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Real property

deed of trust

A deed of trust is a legal document that transfers ownership of real property (real estate) to a trustee until the person or entity buying the real property repays a loan for the purchase of the real property. A deed of trust is similar to a mortgage—some states use a mortgage and other states use a deed of trust.

In a deed of trust transaction a lender (the bank) gives a borrower (who is purchasing the real property) money to pay the seller, and the borrower gives the lender one or more promissory notes for repayment of the loan. As security for the promissory notes, the borrower transfers the ownership interest (title) in the real property to a trustee—often a title company—to hold until the borrower repays the lender.

If the borrower fails to timely make payments and defaults on the loan, the property generally may be sold without the lender using or going through the court system. This is known as nonjudicial foreclosure and is usually less time-consuming and less expensive for the lender.

A deed of trust is also known as a trust deed, a trust indenture, an indemnity mortgage, or a common-law mortgage.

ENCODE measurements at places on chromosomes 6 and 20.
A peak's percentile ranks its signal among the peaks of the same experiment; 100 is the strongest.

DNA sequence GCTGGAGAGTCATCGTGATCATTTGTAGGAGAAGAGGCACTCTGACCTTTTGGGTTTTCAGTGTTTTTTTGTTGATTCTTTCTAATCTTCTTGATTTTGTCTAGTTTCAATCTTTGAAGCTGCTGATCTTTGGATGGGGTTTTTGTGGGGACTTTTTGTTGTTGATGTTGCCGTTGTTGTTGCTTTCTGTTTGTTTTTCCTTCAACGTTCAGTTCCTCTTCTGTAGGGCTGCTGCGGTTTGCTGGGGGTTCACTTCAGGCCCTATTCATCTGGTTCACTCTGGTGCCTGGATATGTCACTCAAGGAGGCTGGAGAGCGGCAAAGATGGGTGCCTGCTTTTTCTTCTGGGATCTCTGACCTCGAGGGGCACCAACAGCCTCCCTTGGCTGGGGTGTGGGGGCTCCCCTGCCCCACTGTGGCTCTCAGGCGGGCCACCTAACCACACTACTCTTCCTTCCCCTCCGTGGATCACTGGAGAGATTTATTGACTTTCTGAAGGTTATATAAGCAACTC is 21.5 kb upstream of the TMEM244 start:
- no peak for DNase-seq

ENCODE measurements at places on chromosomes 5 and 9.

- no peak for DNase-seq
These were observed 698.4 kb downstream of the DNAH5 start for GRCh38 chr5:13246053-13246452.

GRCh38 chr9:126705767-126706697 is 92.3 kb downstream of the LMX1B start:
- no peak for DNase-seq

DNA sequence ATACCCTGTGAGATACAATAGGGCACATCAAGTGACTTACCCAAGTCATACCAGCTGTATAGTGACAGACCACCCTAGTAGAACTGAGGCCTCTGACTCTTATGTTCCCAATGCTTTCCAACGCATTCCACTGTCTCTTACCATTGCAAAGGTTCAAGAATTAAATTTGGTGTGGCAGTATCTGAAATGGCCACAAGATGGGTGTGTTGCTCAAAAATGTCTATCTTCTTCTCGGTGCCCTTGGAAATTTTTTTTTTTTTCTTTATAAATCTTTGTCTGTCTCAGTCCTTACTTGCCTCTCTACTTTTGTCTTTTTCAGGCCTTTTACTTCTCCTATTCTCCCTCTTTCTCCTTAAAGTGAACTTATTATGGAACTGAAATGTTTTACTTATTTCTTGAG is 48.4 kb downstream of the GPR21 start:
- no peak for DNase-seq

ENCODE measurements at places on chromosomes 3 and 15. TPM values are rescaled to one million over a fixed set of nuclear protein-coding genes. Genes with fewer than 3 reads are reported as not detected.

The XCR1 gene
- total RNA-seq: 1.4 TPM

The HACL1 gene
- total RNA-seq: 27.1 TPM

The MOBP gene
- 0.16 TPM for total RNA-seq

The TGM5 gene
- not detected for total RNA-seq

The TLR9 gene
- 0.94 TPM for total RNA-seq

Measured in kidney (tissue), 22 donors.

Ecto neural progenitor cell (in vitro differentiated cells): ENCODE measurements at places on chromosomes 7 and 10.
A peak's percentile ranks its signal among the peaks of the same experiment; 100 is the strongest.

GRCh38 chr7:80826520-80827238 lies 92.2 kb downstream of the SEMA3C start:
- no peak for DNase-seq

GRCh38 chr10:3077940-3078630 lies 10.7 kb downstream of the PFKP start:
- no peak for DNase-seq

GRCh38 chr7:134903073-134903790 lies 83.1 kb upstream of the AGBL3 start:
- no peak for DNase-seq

In Texas, a deed of trust is commonly used in real estate transactions as a method of securing a loan. When a borrower purchases real property, they may sign a deed of trust, which involves three parties: the borrower (trustor), the lender (beneficiary), and the trustee, who is typically a title company. The trustee holds the legal title to the property as security for the repayment of the loan to the lender. The borrower retains equitable title and the right to use and enjoy the property during the loan period. If the borrower defaults on the loan, the trustee has the authority to sell the property through a nonjudicial foreclosure process, which is faster and less costly than judicial foreclosure because it does not require court intervention. This process is governed by Texas state statutes, specifically the Texas Property Code, which outlines the requirements for executing a deed of trust and the procedures for foreclosure.

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